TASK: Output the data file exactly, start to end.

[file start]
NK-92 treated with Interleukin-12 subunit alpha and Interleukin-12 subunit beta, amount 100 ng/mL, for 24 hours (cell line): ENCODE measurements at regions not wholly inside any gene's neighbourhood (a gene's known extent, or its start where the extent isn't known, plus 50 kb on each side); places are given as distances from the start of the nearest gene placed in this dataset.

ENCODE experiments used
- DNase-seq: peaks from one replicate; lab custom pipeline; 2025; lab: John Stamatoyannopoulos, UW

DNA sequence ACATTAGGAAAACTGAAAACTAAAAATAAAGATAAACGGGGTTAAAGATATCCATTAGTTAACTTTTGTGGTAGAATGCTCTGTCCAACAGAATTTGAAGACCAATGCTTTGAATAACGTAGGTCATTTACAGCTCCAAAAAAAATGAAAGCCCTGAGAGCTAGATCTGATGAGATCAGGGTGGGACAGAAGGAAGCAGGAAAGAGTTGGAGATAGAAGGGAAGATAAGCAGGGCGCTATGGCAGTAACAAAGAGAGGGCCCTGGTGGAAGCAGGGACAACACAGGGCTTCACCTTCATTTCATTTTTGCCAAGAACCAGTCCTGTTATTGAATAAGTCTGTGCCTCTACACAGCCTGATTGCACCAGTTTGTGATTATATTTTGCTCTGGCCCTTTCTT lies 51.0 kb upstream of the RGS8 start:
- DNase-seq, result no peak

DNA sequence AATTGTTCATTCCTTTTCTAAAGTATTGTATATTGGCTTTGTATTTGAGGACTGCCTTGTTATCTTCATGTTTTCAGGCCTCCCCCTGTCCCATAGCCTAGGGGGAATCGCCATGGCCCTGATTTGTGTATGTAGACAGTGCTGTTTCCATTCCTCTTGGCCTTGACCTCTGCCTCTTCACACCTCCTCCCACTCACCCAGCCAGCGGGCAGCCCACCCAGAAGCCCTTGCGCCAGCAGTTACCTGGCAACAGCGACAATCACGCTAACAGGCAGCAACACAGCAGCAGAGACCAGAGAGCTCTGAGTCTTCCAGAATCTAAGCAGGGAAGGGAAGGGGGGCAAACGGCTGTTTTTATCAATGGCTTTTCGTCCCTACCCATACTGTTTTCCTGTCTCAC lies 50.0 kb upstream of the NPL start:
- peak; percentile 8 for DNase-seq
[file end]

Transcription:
NK-92 treated with Interleukin-12 subunit alpha and Interleukin-12 subunit beta, amount 100 ng/mL, for 24 hours (cell line): ENCODE measurements at regions not wholly inside any gene's neighbourhood (a gene's known extent, or its start where the extent isn't known, plus 50 kb on each side); places are given as distances from the start of the nearest gene placed in this dataset.

ENCODE experiments used
- DNase-seq: peaks from one replicate; lab custom pipeline; 2025; lab: John Stamatoyannopoulos, UW

DNA sequence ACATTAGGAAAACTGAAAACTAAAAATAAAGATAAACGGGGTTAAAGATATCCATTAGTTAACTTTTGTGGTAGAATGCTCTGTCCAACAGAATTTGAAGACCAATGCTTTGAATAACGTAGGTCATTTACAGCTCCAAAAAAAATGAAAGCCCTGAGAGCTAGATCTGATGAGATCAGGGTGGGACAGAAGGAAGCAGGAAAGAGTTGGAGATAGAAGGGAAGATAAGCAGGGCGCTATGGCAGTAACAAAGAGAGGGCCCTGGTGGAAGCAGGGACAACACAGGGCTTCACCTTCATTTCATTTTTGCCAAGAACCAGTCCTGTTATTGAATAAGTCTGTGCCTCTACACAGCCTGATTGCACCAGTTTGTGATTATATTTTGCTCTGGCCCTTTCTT lies 51.0 kb upstream of the RGS8 start:
- DNase-seq, result no peak

DNA sequence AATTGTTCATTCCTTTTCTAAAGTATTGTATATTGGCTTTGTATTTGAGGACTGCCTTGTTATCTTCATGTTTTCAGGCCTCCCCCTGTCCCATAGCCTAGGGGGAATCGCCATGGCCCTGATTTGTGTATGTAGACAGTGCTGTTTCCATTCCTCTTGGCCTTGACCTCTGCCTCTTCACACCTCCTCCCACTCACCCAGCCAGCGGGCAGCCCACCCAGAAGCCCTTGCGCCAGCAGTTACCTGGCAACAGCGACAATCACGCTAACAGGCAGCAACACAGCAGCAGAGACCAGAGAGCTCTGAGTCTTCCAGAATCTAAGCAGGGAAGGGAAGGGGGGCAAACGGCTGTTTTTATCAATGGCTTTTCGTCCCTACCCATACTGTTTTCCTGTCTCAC lies 50.0 kb upstream of the NPL start:
- peak; percentile 8 for DNase-seq